In summary, a novel protein microarray was combined with a tissue-specific antibody source to investigate the immunome of migrating S. japonicum larvae and to identify novel antigens expressed by the schistosomula stage, which is generally considered the likely target of an antischistosome vaccine. Several novel and known proteins were found to be antigenic in the regions of larval migration and could form part of a multivalent vaccine specifically targeting the schistosomula. Although these targets were identified using rat samples, their vaccine efficacy should ideally be tested in a final host such as the water buffalo to account for differences in immune mechanisms between species . Of the identified molecules, a novel S. japonicum protein, Sj-L6L-1, was characterised and found to be antigenic in the larval stage and present, but not antigenic, in the worm tegument, and may provide a valuable vaccine candidate against schistosomiasis.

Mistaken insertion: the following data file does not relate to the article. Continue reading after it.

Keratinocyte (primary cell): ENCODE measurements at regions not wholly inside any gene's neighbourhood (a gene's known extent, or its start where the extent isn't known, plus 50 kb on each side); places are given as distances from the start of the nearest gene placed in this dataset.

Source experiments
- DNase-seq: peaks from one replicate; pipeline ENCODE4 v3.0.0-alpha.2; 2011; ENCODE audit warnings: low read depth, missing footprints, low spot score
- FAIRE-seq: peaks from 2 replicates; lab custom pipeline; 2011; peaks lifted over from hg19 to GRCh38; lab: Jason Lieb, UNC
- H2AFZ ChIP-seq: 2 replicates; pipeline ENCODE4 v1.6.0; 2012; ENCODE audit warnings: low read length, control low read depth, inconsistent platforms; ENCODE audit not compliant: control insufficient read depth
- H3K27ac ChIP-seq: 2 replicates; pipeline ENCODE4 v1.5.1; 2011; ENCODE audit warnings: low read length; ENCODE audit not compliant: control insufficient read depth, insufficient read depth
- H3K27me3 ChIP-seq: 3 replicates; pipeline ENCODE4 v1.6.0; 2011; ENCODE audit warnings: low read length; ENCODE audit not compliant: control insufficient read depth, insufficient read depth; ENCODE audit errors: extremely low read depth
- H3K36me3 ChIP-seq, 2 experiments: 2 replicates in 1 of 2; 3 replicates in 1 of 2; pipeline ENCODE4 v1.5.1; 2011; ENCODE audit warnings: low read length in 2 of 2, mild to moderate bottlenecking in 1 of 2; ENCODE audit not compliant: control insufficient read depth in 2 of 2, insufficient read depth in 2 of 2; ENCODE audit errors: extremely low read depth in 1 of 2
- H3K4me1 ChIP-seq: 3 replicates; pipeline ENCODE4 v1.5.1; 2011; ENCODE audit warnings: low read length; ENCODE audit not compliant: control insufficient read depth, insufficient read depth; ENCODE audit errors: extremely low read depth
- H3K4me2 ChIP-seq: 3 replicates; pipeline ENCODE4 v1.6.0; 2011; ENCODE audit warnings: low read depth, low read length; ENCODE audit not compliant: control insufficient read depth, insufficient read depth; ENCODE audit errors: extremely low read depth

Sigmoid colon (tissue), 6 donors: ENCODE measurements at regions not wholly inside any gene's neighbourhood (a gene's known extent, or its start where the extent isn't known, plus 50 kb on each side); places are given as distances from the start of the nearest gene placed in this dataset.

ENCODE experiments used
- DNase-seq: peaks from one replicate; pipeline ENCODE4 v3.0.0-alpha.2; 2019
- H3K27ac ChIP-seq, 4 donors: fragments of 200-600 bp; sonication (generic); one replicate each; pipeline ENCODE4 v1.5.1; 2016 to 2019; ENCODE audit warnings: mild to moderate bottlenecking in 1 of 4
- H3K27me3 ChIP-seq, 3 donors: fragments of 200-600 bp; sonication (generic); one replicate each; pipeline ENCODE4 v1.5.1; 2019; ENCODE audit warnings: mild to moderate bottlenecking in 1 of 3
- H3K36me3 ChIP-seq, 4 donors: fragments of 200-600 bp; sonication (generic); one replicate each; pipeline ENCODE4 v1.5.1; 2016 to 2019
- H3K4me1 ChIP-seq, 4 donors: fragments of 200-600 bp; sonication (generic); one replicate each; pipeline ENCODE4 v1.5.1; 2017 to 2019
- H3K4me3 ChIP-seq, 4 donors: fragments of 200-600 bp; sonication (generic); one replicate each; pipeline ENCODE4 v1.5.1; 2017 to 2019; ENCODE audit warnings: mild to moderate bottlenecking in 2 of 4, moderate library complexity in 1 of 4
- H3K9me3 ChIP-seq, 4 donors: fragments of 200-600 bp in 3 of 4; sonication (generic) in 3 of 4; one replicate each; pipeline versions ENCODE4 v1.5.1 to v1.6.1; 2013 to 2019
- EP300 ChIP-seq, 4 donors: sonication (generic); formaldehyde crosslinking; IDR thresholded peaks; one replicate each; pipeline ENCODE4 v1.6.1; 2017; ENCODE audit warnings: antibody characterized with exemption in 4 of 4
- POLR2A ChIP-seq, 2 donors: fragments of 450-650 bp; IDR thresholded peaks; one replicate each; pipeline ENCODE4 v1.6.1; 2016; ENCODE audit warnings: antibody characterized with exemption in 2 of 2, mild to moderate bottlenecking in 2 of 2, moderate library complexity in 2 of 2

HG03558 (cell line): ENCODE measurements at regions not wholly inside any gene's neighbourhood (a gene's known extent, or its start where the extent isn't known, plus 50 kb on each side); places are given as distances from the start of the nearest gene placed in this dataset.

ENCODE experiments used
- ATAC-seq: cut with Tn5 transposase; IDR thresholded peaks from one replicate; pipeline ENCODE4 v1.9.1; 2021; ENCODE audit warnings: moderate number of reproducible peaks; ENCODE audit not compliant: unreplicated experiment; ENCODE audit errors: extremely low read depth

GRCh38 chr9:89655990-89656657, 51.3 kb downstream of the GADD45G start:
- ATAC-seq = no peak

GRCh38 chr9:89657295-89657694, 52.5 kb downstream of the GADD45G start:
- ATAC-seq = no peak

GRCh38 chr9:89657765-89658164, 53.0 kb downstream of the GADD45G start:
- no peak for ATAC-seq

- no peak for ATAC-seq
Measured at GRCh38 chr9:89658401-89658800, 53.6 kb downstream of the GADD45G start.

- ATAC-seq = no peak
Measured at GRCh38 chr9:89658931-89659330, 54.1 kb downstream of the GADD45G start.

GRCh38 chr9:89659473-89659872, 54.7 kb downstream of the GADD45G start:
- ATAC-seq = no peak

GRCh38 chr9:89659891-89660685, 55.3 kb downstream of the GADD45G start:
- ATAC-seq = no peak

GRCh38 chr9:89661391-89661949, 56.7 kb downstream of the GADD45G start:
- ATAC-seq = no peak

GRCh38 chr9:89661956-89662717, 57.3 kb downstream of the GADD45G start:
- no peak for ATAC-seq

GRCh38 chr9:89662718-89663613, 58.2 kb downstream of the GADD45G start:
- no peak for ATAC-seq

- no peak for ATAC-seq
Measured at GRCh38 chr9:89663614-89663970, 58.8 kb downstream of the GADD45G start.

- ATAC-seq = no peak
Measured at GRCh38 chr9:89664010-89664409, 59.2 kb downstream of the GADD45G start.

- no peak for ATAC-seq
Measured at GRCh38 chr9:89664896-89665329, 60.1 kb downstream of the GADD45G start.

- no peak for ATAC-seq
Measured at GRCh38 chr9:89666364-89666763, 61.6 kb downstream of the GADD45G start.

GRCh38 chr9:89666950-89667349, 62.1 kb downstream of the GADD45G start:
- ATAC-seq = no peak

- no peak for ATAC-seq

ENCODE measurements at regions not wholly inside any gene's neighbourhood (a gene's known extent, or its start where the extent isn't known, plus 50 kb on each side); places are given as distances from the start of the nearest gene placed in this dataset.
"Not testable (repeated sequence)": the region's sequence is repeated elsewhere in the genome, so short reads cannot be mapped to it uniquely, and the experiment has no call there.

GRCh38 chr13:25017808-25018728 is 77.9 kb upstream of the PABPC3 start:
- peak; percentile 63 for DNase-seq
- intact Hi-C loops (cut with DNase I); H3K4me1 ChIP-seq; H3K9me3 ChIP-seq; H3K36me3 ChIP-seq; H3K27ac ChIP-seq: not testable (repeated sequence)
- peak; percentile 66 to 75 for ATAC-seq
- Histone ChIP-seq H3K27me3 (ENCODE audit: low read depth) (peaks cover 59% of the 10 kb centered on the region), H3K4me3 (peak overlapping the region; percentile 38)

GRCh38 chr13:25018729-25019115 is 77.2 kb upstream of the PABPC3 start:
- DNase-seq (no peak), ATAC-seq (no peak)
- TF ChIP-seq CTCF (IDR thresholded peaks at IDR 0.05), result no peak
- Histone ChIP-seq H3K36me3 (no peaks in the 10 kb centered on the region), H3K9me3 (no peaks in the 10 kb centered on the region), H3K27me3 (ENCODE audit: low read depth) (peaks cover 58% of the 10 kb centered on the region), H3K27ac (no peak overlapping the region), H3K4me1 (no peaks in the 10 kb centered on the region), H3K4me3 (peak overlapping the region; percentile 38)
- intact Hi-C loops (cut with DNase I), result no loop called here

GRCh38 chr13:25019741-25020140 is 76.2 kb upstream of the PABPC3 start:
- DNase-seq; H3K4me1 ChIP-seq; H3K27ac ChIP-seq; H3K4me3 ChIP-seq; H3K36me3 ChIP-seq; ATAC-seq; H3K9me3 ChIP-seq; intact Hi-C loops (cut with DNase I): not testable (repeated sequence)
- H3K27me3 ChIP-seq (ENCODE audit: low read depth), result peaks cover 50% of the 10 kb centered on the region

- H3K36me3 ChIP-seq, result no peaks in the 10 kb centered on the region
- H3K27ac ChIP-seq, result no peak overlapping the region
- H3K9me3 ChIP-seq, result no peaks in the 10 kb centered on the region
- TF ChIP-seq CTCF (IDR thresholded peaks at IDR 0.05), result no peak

PD probed the microarrays, HM & PD analysed the microarray data and isolated parasite samples, HM synthesised and characterised Sj-L6L-1, and drafted the manuscript. HM, PD, EM, DP and DPM interpreted results and edited, drafted and approved the final manuscript.
We wish to acknowledge Mary Duke for her S. japonicum infection and animal handling expertise, and financial support from the National Health and Medical Research Council of Australia and the Australian Research Council Centre of Excellence in Structural & Functional Microbial Genomics. HM was supported by a NHMRC postgraduate scholarship (number 607203). DPM is a NHMRC Senior Principal Research Fellow.